Youth on the Street in Light of the Supreme Court Ruling

The Supreme Court recognized dignity in all when it announced that LGBT couples have the right to marry. Let us hope that governments everywhere will someday address the issues of poverty in the same spirit. A disproportionate number of young people who end up on the streets identify as LGBT.

Commentary by Carol Denney

On Friday, June 26, 2015, the Supreme Court announced that LGBT couples have the right to marry in all 50 states. Households all over the nation celebrated, stiffened, or wondered what it means to their community and to history.

In the Bay Area, the Pride celebrations honor an historical moment as the nation’s acceptance of lesbian, gay, bi-sexual, and transgender (LGBT) community members deepens and strengthens at what was once considered an impossible pace.

Across the nation in small communities without an organized LGBT presence, LGBT as well as questioning individuals in hostile workplaces and family settings enjoy a small but powerful moment of support which might help save their lives.

The prejudice against LGBT individuals in deeply conservative states can be life-threatening.

It is no accident that approximately 40 percent of the homeless youth served by agencies identify as LGBT, according to a national report in 2012 by the Williams Institute, a think tank at the UCLA School of Law.

And this number may be considered an undercount because of the continued existence in some regions of severe stigma attached to being gay, or even responding as such to a survey.

Some young people, when they find and embrace their sexuality, find themselves rejected by their families, religious connections, workplaces, and communities. A disproportionate number end up on the streets.

Many young people end up on the street when they are rejected or driven away due to their sexual orientation.

Many young people end up without a home when they are rejected or driven away due to their sexual orientation. A disproportionate number of LGBT youth end up on the streets.


Nearly 70 percent of young people say that physical and sexual abuse as a child, neglect, and other violent crimes happening in their homes played a role in having become homeless, according to Safe Horizon. It is worth keeping this fact in mind when one hears the hostility toward poor, homeless, and nomadic travelers sometimes fashionable in political and business circles. As hostile and dangerous as the streets can be, they can look like a more sensible alternative, even to a child, than a life of abuse.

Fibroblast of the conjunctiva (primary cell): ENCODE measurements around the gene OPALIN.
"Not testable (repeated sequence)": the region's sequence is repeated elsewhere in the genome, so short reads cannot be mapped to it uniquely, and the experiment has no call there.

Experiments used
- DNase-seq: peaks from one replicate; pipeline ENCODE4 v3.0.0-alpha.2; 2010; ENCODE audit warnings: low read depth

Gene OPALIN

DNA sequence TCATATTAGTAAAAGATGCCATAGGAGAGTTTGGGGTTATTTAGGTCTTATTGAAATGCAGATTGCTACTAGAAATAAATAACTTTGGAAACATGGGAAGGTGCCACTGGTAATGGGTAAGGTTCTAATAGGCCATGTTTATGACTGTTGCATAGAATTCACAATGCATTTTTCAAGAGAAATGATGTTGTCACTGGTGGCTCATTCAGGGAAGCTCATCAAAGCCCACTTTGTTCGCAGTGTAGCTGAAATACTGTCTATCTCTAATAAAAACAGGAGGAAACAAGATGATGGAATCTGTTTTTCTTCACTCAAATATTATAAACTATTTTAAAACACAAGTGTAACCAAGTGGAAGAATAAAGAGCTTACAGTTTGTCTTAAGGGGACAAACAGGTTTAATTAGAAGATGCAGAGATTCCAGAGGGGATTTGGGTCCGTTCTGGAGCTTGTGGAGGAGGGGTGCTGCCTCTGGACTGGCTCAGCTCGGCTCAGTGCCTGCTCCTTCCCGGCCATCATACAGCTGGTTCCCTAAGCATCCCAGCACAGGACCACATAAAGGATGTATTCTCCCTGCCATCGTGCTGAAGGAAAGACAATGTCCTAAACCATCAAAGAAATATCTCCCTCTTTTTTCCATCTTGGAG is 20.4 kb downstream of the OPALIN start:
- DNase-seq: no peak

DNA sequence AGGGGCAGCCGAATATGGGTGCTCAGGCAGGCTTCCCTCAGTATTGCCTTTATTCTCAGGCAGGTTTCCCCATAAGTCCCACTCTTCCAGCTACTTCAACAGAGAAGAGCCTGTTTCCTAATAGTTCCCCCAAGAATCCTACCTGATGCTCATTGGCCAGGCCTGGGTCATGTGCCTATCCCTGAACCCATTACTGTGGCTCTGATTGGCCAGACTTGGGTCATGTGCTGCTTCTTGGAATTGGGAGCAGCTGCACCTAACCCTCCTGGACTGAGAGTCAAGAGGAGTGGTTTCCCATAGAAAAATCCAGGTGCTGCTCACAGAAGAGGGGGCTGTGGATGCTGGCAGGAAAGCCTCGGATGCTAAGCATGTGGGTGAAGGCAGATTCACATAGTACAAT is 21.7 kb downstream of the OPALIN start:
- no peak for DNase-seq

The Supreme Court’s majority recognized dignity in all human beings and the deep connections between us all on June 26. Let us hope that governing bodies everywhere will someday address issues of poverty in the same spirit.

Resurrection of the Poor People’s Campaign

Rev. Barber told the activists gathered in the nation’s capital that by demonstrating in solidarity with poor people, they had become a link in the long history of people who fought for justice.

Hate Crime Laws Needed to Protect the Homeless

As homelessness becomes more visible, people living on the streets are targeted for bullying, assaults, harassment and even murders.

Life Is A Precious Gift: Mother Teresa’s House in Washington

We will never know how many huge pots of soup Jacob lifted with the sisters into trucks, to take to the homeless in the park. We will never know how many diseased bodies he fed, held and bathed, and the number of tears he dried in the early morning hours.

Mother Teresa’s Gift of Love in San Francisco

She took home with her the men who had only a few days left to live and were suffering the most, and tenderly cared for them around the clock. I am certain some of the people I was meeting were angels, whose job was to make certain no soul died alone and unloved.

My Back Pages: A Song for Miss Kay

She softly sings the soul anthem “Stand By Me.” It is a song for Miss Kay, a song for all of us. Her life, with its music and joy, followed by a downward slide into homelessness and death, tells us something deeper than words about the human condition.

My Back Pages: Kerry’s Kids, An Undying Dream

Oakland pediatrician Dr. Karen Kruger said, “Kerry’s death was so sudden and seemingly purposeless and shocking that I think there was a need for people that loved her to carry on her memory in a way that she would look down on from her cloud and be happy about.”